The OpenPTV contains of:
- Core library written in C, called liboptv
- Python/Cython bindings, shipped together with the liboptv
The Python bindings allow the easy access to the C library. There are two Python GUI packages that are built around the Python bindings to allow the end-user to use it in a more intuitive way:
- Python 2.7 with PyQt4 GUIs and command line scripts from Yosef Meller called The Particle Bureau of Investigation or pbi
- Python 2.7 based GUI (using TraitsUI, Enthought Chaco, etc.) called PyPTV
liboptv - a library of the OpenPTV algorithms¶
This is a library - you can build it and link to it in your own project, e.g. calling functions from your own GUI or command-line software. When the package is installed correctly, you can reference it in your code by including files from the
optv directory under the standard include path. For example:
To build your program you also link it with
gcc, one adds the flag
-loptv to the command line. Other compilers and IDEs have their own
instructions for adding libraries; consult your IDE/compiler manual for the
The library is using Check framework for the unit tests and Cmake project for the build. We recommend installing both software packages, however it is not obligatory, you may skip the relevant parts if you’re not going to develop or test the library.
- Both the library
liboptvand the Python bindings (either pbi or pyptv or both) need to be installed, separately.
Below are instructions for building it and making it ready for use, either from a source distribution (a tarball with all necessary files) or directly from a Git repository, on various platforms (Linux, Windows, Mac OS X) and using various options such as Virtual Machine or Docker. Note that it is possible to install and run the OpenPTV software in the cloud, e.g. on Google Cloud, AWS, Azure, etc.
Use the instructions on PyPTV Dockerfiles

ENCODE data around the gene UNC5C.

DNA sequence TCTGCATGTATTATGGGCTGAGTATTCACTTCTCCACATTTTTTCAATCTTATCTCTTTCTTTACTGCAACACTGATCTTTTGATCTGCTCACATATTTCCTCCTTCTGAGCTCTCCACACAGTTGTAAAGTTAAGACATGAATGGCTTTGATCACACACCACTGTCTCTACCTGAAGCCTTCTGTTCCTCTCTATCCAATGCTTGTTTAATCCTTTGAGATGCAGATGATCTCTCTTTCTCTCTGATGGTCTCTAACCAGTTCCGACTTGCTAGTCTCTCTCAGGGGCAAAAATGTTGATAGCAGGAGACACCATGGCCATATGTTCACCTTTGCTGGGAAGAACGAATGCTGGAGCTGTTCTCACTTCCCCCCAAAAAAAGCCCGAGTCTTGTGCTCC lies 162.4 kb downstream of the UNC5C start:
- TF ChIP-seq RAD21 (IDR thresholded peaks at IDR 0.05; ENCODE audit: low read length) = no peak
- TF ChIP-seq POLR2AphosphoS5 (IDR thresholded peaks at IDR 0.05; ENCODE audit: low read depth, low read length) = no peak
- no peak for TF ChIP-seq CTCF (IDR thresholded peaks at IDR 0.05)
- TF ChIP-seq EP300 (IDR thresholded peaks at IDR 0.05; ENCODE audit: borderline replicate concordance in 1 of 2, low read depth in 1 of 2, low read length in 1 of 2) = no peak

Basically it requires to install Docker and X Server (for GUI) and works on both Windows (tested on Win 10) and Mac OS X (tested on Mojave 10.14.2).
Build from source on Linux with Canopy Python distribution¶
Create the directory that will contain everything:
mkdir ~/openptv && cd ~/openptv
Install Check Unit testing framework:
sudo apt-get install check
sudo apt-get install cmake
Install missing compilers:
sudo apt-get install build-essential
sudo apt-get install git
Install Canopy Python distribution (Python 2.7)
Run Canopy (either ~/Canopy/canopy or Applications -> Canopy)
Add scikit-image package through Canopy Package Manager
Open Canopy Terminal through Canopy -> Tools -> Canopy Terminal
Get the GUI, for instance we explain about pyptv here that downloads also the OpenPTV library using –recursive:
git clone --recursive http://github.com/alexlib/pyptv.git pyptv
Compile OpenPTV library liboptv it using cmake and test it:
cd pyptv/openptv/liboptv mkdir build && cd build cmake ../ -G "Unix Makefiles" make make verify
see that all tests passed and then:
sudo make install
check that it’s installed under /usr/local/include and /usr/local/lib
Install Python bindings for the library (installs
cd ~/../../py_bind python setup.py build_ext --inplace -I/usr/local/include -L/usr/local/lib python setup.py install cd tests nosetest
58 tests should be running and passing
Get 3D-PTV test folder and create the res/ folder if missing
cd ~ git clone https://github.com/OpenPTV/test_cavity.git
Run the software using the test_cavity folder, if all works fine, that’s it:
cd pyptv/pyptv python pyptv_gui.py ../../test_cavity
If you encounter the error like this while trying to run the
python pyptv_gui.py ../../test_cavity > ImportError: liboptv.so: cannot open shared object file: No such file or > directory